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Rohingyar Hobor: Myanmar Coup & Balukhali Fires, Edition 1: January to March 2021

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Rohingyar Hobor (Rohingya news) is a quarterly trend report with the objective of sharing recent discussions and perceptions of the Rohingya refugees residing in camps in Cox’s Bazar, Bangladesh. Rohingyar Hobor combines operational data with dedicated qualitative interviews conducted by Rohingya researchers to capture Rohingya thoughts on recent events and how are they impacting people’s wellbeing and behaviour. This piece is jointly produced by IOM’s Communication with Communities Unit (CwC) and the Needs and Population Monitoring Unit (NPM).

The most discussed topic in the past three months, raised by all consulted, is the increased feelings of fear and insecurity in the camps following the large-scale Fire on the 22nd March and the drastic increase in the number of res over the past 3 months. Many discussed the different community re prevention and preparedness measures being implemented across the camps to deal with the increase in fires – including the start of voluntary night watch committees, removal of flammable materials around shelters, the creation of household ‘go bags’, and the burial or sale of important items.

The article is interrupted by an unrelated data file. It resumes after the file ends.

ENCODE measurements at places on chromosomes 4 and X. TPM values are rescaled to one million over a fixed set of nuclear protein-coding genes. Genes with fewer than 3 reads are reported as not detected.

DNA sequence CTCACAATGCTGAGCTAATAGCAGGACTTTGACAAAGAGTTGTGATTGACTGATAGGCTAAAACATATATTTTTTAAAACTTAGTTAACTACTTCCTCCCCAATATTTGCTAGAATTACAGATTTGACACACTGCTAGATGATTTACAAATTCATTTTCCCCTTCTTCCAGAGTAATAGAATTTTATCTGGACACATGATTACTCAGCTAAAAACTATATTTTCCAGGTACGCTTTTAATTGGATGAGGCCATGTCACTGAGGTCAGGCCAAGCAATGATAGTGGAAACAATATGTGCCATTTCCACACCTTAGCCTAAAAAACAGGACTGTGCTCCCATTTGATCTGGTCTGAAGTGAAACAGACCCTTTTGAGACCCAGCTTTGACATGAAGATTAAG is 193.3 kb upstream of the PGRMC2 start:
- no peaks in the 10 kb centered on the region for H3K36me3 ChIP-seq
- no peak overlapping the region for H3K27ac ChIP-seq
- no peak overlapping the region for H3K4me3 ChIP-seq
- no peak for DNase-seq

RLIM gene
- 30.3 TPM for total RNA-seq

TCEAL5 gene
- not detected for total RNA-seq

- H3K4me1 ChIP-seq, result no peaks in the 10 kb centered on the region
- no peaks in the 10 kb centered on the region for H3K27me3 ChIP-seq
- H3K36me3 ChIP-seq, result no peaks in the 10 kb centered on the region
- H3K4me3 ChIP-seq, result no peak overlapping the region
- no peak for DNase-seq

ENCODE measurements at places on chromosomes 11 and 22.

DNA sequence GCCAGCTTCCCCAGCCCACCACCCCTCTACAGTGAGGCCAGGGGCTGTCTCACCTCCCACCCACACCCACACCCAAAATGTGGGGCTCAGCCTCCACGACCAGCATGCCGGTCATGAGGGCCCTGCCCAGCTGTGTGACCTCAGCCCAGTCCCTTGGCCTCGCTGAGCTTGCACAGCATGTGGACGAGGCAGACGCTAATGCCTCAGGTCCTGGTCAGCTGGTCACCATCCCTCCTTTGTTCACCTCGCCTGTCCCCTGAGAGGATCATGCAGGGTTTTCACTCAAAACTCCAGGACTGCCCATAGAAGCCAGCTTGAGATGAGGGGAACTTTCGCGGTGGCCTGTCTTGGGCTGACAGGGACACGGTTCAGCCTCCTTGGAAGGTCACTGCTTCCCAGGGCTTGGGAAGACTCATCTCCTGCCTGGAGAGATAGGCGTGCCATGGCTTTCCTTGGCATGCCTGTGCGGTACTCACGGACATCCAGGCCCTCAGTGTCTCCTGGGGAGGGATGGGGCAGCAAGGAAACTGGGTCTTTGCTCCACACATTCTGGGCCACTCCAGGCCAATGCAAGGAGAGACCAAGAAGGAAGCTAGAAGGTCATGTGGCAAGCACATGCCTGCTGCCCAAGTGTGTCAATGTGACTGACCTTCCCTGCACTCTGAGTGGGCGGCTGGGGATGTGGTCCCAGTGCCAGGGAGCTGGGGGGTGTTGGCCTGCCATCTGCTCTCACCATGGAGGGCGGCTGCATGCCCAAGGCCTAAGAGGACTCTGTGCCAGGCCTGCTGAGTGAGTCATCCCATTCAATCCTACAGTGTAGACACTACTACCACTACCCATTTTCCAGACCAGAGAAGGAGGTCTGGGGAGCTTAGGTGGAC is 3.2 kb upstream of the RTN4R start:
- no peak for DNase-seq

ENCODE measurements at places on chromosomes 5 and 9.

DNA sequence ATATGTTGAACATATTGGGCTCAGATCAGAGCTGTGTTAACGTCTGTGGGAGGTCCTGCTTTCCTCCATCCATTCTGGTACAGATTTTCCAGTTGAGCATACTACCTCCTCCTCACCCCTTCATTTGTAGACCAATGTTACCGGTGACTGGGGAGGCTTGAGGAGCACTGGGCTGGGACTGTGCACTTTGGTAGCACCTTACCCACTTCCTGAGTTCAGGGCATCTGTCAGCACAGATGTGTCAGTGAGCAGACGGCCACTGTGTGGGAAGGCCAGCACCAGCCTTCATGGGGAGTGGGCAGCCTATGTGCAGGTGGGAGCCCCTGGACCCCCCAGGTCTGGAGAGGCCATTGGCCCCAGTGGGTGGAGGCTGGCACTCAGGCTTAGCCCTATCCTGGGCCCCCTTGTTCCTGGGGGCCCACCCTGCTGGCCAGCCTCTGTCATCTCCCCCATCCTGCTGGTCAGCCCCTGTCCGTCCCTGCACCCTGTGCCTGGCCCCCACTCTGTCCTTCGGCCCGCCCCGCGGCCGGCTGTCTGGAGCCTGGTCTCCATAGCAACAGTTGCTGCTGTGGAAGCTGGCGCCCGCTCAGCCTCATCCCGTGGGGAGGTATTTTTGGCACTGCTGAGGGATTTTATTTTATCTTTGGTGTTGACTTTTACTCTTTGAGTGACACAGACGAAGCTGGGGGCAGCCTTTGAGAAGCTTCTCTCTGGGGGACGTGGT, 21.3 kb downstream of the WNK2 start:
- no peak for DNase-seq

According to the Site Management and Site Development (SMSD) Sector's daily incident mechanism, the number of re incidents recorded across the camps has doubled when compared to the same period in 2020. As many of the causes of the fires are unknown, the majority of those consulted believe that the increase in fire incidents are the result of arsonists. Many theories are circulating about who is behind them and their motive. Others, based on discussions within their community, believe that they are being lit by the host community to encourage them to leave Cox’s Bazar. Those who hold this belief explain that their community have referenced a deterioration in relationships and increase in tensions between the Rohingya community and host population over the past three months. In many consultations, there is also a perception that not enough is being done to ensure their safety and security in the camps, and that the increase in movement restrictions, relocations and the construction of the fence have left communities feeling confused and no longer welcome in Bangladesh. Though the majority express a continuing desire for repatriation, the recent military coup in Myanmar has left many believing that their chances of repatriation have been gravely impacted leaving them with limited options.

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